Florence Anyafulu v. Equicredit Corp. of America,, No. 16-20180 (5th Cir. 2016)

Annotate this Case
Download PDF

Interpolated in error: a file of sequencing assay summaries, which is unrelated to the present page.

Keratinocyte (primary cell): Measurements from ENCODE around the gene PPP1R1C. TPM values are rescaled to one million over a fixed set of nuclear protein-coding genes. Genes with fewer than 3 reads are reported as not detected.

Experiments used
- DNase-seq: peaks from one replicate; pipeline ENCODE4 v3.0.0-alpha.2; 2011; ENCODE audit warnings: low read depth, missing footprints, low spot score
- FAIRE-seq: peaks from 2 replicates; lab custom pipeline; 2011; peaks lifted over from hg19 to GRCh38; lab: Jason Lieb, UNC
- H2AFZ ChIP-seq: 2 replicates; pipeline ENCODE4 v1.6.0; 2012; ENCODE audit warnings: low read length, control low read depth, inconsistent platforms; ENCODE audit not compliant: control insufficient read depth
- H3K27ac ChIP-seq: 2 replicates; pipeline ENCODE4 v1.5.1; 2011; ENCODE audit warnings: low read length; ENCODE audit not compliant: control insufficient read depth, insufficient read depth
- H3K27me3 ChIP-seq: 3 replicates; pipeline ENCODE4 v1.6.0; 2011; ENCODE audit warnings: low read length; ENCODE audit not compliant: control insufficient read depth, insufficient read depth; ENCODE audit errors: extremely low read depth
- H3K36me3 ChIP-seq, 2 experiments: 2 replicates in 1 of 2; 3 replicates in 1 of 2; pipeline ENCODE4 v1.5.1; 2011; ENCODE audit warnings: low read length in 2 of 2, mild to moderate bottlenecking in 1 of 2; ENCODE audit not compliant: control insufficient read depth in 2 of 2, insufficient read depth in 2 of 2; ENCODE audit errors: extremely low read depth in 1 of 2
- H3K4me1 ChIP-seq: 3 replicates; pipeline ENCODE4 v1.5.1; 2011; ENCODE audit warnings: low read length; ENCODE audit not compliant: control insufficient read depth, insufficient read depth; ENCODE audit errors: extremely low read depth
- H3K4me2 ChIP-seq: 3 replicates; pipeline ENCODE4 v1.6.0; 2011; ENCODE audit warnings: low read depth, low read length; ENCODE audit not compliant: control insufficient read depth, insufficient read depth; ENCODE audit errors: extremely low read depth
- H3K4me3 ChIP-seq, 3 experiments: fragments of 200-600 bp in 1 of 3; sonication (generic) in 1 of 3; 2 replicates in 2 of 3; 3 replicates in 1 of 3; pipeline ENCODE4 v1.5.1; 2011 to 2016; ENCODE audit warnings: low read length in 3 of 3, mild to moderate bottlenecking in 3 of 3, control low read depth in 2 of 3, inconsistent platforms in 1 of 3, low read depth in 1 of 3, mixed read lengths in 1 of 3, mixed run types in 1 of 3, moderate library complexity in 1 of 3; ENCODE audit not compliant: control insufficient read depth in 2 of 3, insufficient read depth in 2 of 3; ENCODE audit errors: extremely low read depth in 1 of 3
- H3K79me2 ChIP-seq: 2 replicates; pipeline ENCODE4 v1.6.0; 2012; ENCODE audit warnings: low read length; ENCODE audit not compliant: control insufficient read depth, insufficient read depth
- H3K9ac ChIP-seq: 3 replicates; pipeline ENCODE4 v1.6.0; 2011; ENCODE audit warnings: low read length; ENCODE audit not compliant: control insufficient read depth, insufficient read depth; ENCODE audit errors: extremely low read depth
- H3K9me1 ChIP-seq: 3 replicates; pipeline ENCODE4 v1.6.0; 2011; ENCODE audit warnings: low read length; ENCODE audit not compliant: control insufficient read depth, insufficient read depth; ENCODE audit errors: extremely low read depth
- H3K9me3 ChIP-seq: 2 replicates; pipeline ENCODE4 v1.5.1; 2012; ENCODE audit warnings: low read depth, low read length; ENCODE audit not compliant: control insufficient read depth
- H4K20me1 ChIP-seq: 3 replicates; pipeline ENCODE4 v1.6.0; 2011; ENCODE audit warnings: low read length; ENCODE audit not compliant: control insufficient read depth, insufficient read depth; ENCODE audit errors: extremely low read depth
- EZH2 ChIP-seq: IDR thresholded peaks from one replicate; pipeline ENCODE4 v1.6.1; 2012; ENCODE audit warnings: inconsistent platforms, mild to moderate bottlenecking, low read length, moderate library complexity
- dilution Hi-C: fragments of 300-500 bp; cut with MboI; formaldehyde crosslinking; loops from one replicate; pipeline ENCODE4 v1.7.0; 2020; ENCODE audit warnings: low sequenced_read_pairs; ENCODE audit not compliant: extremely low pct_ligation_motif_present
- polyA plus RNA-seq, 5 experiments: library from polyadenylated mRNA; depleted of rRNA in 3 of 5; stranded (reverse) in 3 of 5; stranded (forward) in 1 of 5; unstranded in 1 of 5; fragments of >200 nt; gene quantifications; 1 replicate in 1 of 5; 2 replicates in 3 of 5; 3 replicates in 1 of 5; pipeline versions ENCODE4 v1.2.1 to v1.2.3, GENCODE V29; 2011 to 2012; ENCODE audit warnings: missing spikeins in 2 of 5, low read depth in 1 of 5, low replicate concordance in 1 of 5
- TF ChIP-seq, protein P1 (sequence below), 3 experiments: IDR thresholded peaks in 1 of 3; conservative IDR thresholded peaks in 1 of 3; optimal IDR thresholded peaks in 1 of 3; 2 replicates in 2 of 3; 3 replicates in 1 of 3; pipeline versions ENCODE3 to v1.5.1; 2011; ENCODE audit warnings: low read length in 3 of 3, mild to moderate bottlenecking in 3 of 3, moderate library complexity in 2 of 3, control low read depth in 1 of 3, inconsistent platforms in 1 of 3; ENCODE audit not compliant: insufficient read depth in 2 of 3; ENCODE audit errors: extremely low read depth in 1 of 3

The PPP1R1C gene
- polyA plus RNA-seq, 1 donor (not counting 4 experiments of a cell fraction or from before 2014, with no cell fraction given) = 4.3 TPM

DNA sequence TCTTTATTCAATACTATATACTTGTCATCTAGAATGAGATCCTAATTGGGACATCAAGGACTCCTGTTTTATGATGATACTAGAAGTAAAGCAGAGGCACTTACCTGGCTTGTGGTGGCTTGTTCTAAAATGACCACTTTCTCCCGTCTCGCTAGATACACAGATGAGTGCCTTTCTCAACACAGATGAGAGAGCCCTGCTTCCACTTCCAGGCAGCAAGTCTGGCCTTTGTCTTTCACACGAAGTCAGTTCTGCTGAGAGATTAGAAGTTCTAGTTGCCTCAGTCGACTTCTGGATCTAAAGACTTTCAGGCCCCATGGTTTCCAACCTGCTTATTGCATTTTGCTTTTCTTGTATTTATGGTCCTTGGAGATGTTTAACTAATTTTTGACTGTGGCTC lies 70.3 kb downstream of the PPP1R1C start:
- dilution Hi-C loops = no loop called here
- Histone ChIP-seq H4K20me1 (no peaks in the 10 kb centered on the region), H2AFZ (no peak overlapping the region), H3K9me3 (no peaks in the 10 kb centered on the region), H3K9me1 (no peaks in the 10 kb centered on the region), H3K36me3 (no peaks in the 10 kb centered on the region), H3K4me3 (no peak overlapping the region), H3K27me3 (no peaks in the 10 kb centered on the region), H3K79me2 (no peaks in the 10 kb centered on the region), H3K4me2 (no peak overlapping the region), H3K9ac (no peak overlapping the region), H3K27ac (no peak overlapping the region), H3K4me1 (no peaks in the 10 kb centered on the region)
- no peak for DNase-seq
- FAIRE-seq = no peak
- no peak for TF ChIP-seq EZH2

Case: 16-20180 Document: 00513778168 Page: 1 Date Filed: 11/30/2016 IN THE UNITED STATES COURT OF APPEALS FOR THE FIFTH CIRCUIT No. 16-20180 Summary Calendar FLORENCE ANYAFULU, United States Court of Appeals Fifth Circuit FILED November 30, 2016 Lyle W. Cayce Clerk Plaintiff - Appellant v. EQUICREDIT CORPORATION OF AMERICA; SELECT PORTFOLIO SERVICING, INCORPORATED, Defendants - Appellees Appeal from the United States District Court for the Southern District of Texas USDC No. 4:14-CV-2901 Before STEWART, Chief Judge, and CLEMENT and SOUTHWICK, Circuit Judges. PER CURIAM:* Plaintiff-Appellant home-owner filed suit against Defendants-Appellees seeking to enjoin foreclosure proceedings on her residential property. The district court granted summary judgment in favor of Defendants-Appellees and dismissed Plaintiff-Appellant’s claims. We affirm. Pursuant to 5TH CIR. R. 47.5, the court has determined that this opinion should not be published and is not precedent except under the limited circumstances set forth in 5TH CIR. R. 47.5.4. * Case: 16-20180 Document: 00513778168 Page: 2 Date Filed: 11/30/2016 No. 16-20180 I. Facts & Procedural History In 1997, Plaintiff-Appellant Florence Anyafulu executed a promissory note (the “Note”) in the amount of $80,750, and a deed of trust (the “Deed”) in favor of EquiCredit Corporation of Texas, to secure a residential property (the “Property”) located on Duchamp Drive in Houston, Texas. In October of 2010, after expressing concern over her ability to pay her monthly loan installments, Anyafulu agreed to sign a loan modification agreement. The modification agreement provided an increased monthly payment amount to reflect a new principle balance of $94,580.06, to account for unpaid interest, taxes, insurance premiums, and other expenses relating to the original Note. In 2012, EquiCredit Corporation of Texas assigned the Note to the current lender, Defendant-Appellee EquiCredit Corporation of America. Defendant-Appellee Select Portfolio Servicing, Inc. (“Select”) then became the mortgage servicer for the loan. In June 2014, Select sent Anyafulu a notice of default stating that she had failed to make the requisite loan payments and as a result, she would be required to pay $57,020.92 to cure the default. When the debt remained outstanding a few months later, Select retained a debt collection firm who notified Anyafulu that, due to her continued failure to cure the default on the loan, Defendants-Appellees had elected to accelerate the maturity of the debt and initiate foreclosure sale proceedings on the Property. Then on October 6, 2014, Anyafulu filed suit in Texas state court seeking to enjoin the foreclosure proceedings and asserting claims against DefendantsAppellees for breach of contract, fraud and fraudulent misrepresentation, breach of good faith and fair dealing, violations of the Deceptive Trade Practices Act (“DTPA”), and requesting an accounting. Defendants-Appellees removed the case to federal district court and moved to dismiss the suit. On June 3, 2015, the district court denied Defendants-Appellees’ motion to dismiss and ordered Anyafulu to amend her complaint. After Anyafulu filed her first 2 Case: 16-20180 Document: 00513778168 Page: 3 Date Filed: 11/30/2016 No. 16-20180 amended complaint on June 24, 2015, Defendants-Appellees moved for summary judgment and for judgment on the pleadings. The district court granted Defendants-Appellees’ motion for summary judgment and dismissed Anyafulu’s suit in its entirety. In its order, the district court reasoned that Defendants-Appellees were entitled to summary judgment on the breach of contract claim because Anyafulu failed to present any type of evidence documenting that DefendantsAppellees breached the terms of the loan. The district court then determined that Anyafulu’s fraud and fraudulent misrepresentation claims were barred by the economic loss rule. It further held that her claims asserting breach of good faith and fair dealing failed because there was no duty of good faith and fair dealing imposed on the lender in a debtor-creditor relationship. Finally, because Anyafulu lacked standing as a consumer under the DTPA, she was barred from obtaining relief under the Act. Additionally, because she could not point to a legal theory or claim, or a contractual provision, entitling her to an accounting, the district court denied her request for one. This appeal ensued. II. Standard of Review “We review a district court’s grant of summary judgment de novo, applying the same standards as the district court.” Hagen v. Aetna Ins. Co., 808 F.3d 1022, 1026 (5th Cir. 2015) (citation omitted). Summary judgment is appropriate if the record evidence shows that there is no genuine issue of material fact and that the moving party is entitled to judgment as a matter of law. Robinson v. Orient Marine Co., 505 F.3d 364, 366 (5th Cir. 2007); Fed. R. Civ. P. 56(a). “Unsubstantiated assertions, improbable inferences, and unsupported speculation are not sufficient to defeat a motion for summary judgment.” See Brown v. City of Houston, 337 F.3d 539, 541 (5th Cir. 2003) 3 Case: 16-20180 Document: 00513778168 Page: 4 Date Filed: 11/30/2016 No. 16-20180 (citation omitted). “[R]easonable inferences are to be drawn in favor of the nonmoving party.” Robinson, 505 F.3d at 366 (citation omitted). III. Discussion On appeal, Anyafulu first argues that the district court erred in dismissing her breach of contract claim against Defendants-Appellees. According to the district court’s written order, “Anyafulu has not attached any evidence to her responses even documenting increases in payment that she alleges violates the loan’s terms.” Anyafulu claims that the district court’s observation is in error and she points to an attachment to her first amended complaint where the Deed is detailed. Therein, the terms indicate that she is entitled to 21 days’ notice in writing prior to the sale of the Property. She claims that Defendants-Appellees’ failure to give her the requisite notice is at least one example of their breach of the terms of the contract that she provided in the proceedings below sufficient to defeat summary judgment. “In Texas, the essential elements of a breach of contract action are: (1) the existence of a valid contract; (2) performance or tendered performance by the plaintiff; (3) breach of the contract by the defendant; and (4) damages sustained by the plaintiff as a result of the breach.” Smith Int’l, Inc. v. Egle Grp., LLC, 490 F.3d 380, 387 (5th Cir. 2007) (alterations and internal quotation marks omitted). Although Anyafulu claimed that her default on the loan payments was excused by Defendants-Appellees’ own breach of the terms of the Note, presumably by accelerating the terms of the Note and instituting foreclosure proceedings, she failed to present any documentary evidence supporting these claims. Though she alleges that she did not receive the requisite 21 days’ written notice prior to the sale of the Property, the record reflects that she did receive notice of the anticipated sale in September 2014, and the Property, to date, remains unsold. Aside from the language in the Deed concerning the 4 Case: 16-20180 Document: 00513778168 Page: 5 Date Filed: 11/30/2016 No. 16-20180 requisite notice, which does not reveal a contractual breach by DefendantsAppellees, Anyafulu has provided no other evidence to support her breach of contract claims. Consequently, Anyafulu’s allegations that Defendants- Appellees breached the contract are no more than “unsubstantiated assertions” and thus insufficient “to defeat a motion for summary judgment.” Brown, 337 F.3d at 541. We therefore hold that the district court did not err in dismissing Anyafulu’s breach of contract claims. Anyafulu also argues on appeal that the district court erred in dismissing her claims against Defendants-Appellees for fraud and fraudulent representation. She claims that Defendants-Appellees promised her orally and in writing that as long as they were engaging in the modification process of the terms of the loan, her property “was safe.” She points to a letter sent by Select in September 2014 indicating that no foreclosure sale would be conducted within a 30-day period. She advances that this was a fraudulent misrepresentation because approximately two weeks later, when she remained in default on her loan payments, Defendants-Appellees accelerated the terms of the loan and began planning foreclosure proceedings. As the district court correctly recognized, “Texas courts follow the economic loss rule which generally precludes recovery in tort for economic losses resulting from a party’s failure to perform under a contract when the harm consists only of the economic loss of a contractual expectancy.” See Shakeri v. ADT Sec. Servs., Inc., 816 F.3d 283, 292 (5th Cir. 2016) (alterations and internal quotation marks omitted). Here, Anyafulu’s fraudulent misrepresentation claim rests on her allegation that Defendants-Appellees modified the terms of the loan by indicating that they would not accelerate or initiate foreclosure proceedings while she was undergoing the loan modification process. As the district court correctly reasoned, Anyafulu’s claims involving Defendants-Appellees’ alleged modification of the terms of 5 Case: 16-20180 Document: 00513778168 Page: 6 Date Filed: 11/30/2016 No. 16-20180 loan “sound[] only in contract.” See Sw. Bell Tel. Co. v. DeLanney, 809 S.W.2d 493, 494–95 (Tex. 1991) (“When the injury is only the economic loss to the subject [matter] of a contract itself the action sounds in contract alone.”). This is because liability would only arise if Defendants-Appellees’ conduct constituted breach 1 of the parties’ loan agreement. Shakeri, 816 F.3d at 292. Thus, the district court properly concluded that her fraudulent misrepresentation claims are barred by the economic loss rule because the alleged loss complained of is the subject matter of the loan agreement, or contract, between the parties. DeLanney, 809 S.W.2d at 494–95. Accordingly, the district court did not err in dismissing Anyafulu’s claims for fraud and fraudulent misrepresentation. 2 IV. Conclusion For the aforementioned reasons, we affirm the district court’s summary judgment in favor of Defendants-Appellees. Nothing in this opinion should be construed as a conclusion that DefendantsAppellees breached the terms of the parties’ loan agreement. 2 Anyafulu does not include in her appellate brief any arguments relating to the district court’s dismissal of her claims against Defendants-Appellees for breach of good faith and fair dealing, its dismissal of her claims pursuant to the Deceptive Trade Practices Act, or its denial of her request for an accounting. Accordingly, she has waived her right to appeal those issues. See United States v. Thibodeaux, 211 F.3d 910, 912 (5th Cir. 2000) (“It has long been the rule in this circuit that any issues not briefed on appeal are waived.”). 1 6